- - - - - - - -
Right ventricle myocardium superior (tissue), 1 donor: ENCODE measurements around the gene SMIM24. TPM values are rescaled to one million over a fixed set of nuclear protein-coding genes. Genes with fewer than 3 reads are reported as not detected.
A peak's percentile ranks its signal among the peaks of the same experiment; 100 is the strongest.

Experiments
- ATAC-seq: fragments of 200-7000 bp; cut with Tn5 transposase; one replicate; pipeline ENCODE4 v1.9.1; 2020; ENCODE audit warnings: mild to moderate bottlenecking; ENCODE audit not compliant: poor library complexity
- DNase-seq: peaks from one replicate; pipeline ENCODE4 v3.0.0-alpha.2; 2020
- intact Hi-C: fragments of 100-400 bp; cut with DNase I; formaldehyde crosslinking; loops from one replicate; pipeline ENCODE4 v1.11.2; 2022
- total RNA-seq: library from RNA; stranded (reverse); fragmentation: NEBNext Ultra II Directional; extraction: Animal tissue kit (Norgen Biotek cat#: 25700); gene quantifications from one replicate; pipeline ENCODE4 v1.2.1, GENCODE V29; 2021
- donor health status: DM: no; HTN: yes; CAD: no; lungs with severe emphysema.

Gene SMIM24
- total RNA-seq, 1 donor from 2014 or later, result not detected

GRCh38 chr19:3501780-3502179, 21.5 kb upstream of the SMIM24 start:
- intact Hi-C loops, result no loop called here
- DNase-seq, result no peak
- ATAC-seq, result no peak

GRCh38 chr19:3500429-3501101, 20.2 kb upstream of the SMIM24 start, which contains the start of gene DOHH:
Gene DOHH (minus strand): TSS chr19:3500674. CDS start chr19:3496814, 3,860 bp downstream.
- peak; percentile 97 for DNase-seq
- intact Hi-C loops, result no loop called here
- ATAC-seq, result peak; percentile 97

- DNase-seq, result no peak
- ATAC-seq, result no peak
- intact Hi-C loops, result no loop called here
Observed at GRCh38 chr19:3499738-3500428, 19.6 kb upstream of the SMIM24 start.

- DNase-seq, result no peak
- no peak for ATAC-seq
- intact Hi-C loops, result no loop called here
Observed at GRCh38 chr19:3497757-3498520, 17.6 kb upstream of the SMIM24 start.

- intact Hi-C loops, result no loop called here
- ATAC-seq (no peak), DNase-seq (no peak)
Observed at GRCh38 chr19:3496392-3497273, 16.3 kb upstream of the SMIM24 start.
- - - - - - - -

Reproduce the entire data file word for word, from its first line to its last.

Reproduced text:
Right ventricle myocardium superior (tissue), 1 donor: ENCODE measurements around the gene SMIM24. TPM values are rescaled to one million over a fixed set of nuclear protein-coding genes. Genes with fewer than 3 reads are reported as not detected.
A peak's percentile ranks its signal among the peaks of the same experiment; 100 is the strongest.

Experiments
- ATAC-seq: fragments of 200-7000 bp; cut with Tn5 transposase; one replicate; pipeline ENCODE4 v1.9.1; 2020; ENCODE audit warnings: mild to moderate bottlenecking; ENCODE audit not compliant: poor library complexity
- DNase-seq: peaks from one replicate; pipeline ENCODE4 v3.0.0-alpha.2; 2020
- intact Hi-C: fragments of 100-400 bp; cut with DNase I; formaldehyde crosslinking; loops from one replicate; pipeline ENCODE4 v1.11.2; 2022
- total RNA-seq: library from RNA; stranded (reverse); fragmentation: NEBNext Ultra II Directional; extraction: Animal tissue kit (Norgen Biotek cat#: 25700); gene quantifications from one replicate; pipeline ENCODE4 v1.2.1, GENCODE V29; 2021
- donor health status: DM: no; HTN: yes; CAD: no; lungs with severe emphysema.

Gene SMIM24
- total RNA-seq, 1 donor from 2014 or later, result not detected

GRCh38 chr19:3501780-3502179, 21.5 kb upstream of the SMIM24 start:
- intact Hi-C loops, result no loop called here
- DNase-seq, result no peak
- ATAC-seq, result no peak

GRCh38 chr19:3500429-3501101, 20.2 kb upstream of the SMIM24 start, which contains the start of gene DOHH:
Gene DOHH (minus strand): TSS chr19:3500674. CDS start chr19:3496814, 3,860 bp downstream.
- peak; percentile 97 for DNase-seq
- intact Hi-C loops, result no loop called here
- ATAC-seq, result peak; percentile 97

- DNase-seq, result no peak
- ATAC-seq, result no peak
- intact Hi-C loops, result no loop called here
Observed at GRCh38 chr19:3499738-3500428, 19.6 kb upstream of the SMIM24 start.

- DNase-seq, result no peak
- no peak for ATAC-seq
- intact Hi-C loops, result no loop called here
Observed at GRCh38 chr19:3497757-3498520, 17.6 kb upstream of the SMIM24 start.

- intact Hi-C loops, result no loop called here
- ATAC-seq (no peak), DNase-seq (no peak)
Observed at GRCh38 chr19:3496392-3497273, 16.3 kb upstream of the SMIM24 start.